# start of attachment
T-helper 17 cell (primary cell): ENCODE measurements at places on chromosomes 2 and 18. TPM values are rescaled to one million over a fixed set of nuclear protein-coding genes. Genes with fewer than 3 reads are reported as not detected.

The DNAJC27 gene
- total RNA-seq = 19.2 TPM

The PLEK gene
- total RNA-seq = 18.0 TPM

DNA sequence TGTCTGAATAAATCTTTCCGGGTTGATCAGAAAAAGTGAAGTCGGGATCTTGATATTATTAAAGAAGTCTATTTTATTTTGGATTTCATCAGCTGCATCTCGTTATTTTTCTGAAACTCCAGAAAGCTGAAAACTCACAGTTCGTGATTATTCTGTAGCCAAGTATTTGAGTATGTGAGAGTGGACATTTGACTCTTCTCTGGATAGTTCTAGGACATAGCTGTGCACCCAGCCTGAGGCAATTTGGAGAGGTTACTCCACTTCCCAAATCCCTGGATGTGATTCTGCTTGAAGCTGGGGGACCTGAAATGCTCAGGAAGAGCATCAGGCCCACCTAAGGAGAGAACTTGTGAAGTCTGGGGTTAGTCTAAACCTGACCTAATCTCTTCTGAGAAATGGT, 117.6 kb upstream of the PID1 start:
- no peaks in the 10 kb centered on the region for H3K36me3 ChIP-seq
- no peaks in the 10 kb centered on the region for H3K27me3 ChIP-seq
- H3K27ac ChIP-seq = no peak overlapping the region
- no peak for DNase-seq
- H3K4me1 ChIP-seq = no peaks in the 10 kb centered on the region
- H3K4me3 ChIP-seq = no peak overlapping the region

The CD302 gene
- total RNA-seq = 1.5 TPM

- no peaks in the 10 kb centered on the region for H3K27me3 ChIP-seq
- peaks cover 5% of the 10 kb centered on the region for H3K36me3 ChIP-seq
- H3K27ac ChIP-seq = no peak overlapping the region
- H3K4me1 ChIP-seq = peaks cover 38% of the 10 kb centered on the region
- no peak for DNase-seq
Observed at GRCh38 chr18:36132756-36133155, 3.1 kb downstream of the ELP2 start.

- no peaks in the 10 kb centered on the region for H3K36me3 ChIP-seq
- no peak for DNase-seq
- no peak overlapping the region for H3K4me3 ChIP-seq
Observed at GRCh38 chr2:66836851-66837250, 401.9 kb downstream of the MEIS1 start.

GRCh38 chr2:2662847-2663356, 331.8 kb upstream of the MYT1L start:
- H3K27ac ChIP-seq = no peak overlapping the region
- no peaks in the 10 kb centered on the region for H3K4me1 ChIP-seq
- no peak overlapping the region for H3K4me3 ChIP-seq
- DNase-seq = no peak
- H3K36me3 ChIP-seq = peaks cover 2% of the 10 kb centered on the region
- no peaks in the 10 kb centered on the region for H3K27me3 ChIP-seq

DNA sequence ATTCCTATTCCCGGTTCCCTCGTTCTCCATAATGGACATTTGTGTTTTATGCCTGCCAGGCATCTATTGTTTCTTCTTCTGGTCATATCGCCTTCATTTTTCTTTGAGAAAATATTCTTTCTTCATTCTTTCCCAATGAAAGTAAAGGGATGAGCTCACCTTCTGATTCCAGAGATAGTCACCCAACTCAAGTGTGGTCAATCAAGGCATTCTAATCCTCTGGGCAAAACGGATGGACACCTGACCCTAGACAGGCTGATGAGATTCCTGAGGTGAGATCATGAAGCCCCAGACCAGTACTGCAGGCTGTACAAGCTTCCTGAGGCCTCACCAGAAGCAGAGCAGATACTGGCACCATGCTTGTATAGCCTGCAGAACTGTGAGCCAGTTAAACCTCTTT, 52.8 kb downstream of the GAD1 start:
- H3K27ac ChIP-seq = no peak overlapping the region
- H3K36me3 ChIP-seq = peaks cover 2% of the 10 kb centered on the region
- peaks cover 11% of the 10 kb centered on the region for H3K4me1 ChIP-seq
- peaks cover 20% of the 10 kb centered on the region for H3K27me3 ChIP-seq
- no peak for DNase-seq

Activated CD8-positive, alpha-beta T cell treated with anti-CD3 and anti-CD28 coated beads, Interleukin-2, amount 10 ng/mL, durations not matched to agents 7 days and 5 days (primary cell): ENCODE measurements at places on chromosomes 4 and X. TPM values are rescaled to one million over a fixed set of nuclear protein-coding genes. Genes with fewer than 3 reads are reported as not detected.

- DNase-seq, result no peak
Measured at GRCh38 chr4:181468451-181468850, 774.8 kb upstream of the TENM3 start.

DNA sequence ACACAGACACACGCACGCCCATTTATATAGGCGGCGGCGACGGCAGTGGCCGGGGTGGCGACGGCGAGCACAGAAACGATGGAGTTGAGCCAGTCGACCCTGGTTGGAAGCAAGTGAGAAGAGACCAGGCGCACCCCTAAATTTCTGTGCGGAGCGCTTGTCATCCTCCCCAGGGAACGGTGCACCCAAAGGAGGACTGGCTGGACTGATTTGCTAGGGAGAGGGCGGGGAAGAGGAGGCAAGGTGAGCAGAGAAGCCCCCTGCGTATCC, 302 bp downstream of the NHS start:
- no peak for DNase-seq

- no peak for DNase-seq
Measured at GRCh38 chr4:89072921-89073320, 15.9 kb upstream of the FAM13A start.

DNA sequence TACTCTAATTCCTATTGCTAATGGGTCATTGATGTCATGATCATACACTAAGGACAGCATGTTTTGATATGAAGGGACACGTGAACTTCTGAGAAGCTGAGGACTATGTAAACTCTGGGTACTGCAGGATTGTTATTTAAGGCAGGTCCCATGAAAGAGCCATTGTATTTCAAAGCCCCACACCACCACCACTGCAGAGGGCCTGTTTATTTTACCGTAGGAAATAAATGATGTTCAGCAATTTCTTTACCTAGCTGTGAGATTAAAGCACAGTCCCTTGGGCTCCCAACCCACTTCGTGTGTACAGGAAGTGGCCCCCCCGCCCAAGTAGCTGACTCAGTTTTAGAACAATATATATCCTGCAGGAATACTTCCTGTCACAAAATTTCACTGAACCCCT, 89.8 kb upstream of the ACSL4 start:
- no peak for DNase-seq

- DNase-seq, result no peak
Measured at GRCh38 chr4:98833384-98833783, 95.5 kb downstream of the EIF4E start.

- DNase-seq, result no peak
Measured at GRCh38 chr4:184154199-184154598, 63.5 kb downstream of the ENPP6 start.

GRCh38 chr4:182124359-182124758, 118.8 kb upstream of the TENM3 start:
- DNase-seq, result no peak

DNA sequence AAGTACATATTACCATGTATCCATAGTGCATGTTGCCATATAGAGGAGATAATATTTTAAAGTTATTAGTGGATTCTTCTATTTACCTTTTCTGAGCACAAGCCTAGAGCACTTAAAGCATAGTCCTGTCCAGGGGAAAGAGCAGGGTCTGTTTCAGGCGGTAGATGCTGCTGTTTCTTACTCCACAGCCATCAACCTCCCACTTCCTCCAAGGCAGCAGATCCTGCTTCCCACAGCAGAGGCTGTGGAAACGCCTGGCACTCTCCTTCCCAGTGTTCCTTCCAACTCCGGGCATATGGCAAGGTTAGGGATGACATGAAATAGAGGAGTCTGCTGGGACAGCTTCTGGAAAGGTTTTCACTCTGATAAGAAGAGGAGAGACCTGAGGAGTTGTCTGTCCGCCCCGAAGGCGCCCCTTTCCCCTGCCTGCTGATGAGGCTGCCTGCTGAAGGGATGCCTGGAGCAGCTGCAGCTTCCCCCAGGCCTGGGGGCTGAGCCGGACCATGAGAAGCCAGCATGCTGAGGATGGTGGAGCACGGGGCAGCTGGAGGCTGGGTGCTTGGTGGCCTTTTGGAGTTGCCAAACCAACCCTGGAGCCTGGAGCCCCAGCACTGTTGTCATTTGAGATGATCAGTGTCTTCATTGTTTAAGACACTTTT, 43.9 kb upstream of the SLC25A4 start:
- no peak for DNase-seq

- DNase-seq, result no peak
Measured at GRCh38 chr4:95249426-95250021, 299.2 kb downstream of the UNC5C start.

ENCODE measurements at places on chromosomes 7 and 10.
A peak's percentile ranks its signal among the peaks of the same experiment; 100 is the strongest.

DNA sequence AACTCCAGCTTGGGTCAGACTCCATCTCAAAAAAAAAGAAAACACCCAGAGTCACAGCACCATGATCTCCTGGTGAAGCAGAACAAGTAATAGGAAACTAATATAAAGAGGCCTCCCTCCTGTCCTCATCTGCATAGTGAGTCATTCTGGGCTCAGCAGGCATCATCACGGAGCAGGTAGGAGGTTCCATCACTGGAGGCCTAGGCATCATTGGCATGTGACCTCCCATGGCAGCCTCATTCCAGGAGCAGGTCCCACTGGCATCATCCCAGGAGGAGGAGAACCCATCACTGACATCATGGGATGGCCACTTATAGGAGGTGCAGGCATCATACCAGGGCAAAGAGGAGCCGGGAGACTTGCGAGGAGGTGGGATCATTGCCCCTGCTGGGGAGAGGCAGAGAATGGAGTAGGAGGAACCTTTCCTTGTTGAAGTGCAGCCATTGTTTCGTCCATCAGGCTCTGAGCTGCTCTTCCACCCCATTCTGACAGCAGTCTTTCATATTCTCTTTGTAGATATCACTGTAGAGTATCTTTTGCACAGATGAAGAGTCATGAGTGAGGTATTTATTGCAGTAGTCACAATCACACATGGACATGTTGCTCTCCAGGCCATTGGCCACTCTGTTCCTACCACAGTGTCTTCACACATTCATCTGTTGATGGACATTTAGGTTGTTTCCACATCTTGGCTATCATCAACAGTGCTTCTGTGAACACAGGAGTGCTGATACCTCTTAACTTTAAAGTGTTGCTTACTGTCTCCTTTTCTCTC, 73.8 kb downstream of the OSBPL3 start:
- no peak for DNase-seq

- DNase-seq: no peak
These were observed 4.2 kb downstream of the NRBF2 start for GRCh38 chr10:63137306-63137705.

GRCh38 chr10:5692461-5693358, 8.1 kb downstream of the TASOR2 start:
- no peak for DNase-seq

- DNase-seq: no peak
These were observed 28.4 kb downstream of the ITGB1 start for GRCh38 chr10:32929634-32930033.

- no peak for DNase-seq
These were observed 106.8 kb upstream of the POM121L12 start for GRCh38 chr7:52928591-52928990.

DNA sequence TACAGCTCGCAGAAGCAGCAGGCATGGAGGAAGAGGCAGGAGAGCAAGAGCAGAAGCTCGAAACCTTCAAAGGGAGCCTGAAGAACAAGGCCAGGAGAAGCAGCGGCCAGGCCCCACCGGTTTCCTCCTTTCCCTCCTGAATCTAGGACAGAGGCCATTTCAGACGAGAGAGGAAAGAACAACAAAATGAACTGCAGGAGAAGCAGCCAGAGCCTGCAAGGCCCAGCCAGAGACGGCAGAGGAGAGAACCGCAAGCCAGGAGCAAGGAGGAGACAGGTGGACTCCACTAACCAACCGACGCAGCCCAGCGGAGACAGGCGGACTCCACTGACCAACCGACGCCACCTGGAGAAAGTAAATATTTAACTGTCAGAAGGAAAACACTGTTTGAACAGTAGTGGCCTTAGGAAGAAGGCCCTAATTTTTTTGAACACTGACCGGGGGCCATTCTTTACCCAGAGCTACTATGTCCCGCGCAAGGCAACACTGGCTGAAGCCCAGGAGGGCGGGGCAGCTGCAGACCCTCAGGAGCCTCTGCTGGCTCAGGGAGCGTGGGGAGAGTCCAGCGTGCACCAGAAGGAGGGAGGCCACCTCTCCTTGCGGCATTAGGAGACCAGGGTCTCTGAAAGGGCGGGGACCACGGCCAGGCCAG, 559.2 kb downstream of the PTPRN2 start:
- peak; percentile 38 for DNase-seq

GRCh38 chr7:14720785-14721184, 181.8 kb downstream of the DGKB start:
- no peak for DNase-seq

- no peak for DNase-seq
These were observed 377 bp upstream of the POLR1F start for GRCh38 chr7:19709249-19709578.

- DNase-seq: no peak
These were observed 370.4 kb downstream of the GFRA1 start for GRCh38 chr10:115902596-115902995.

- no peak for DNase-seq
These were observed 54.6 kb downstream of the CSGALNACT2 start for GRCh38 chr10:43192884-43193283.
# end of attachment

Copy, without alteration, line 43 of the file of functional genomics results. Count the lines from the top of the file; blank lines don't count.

- no peak for DNase-seq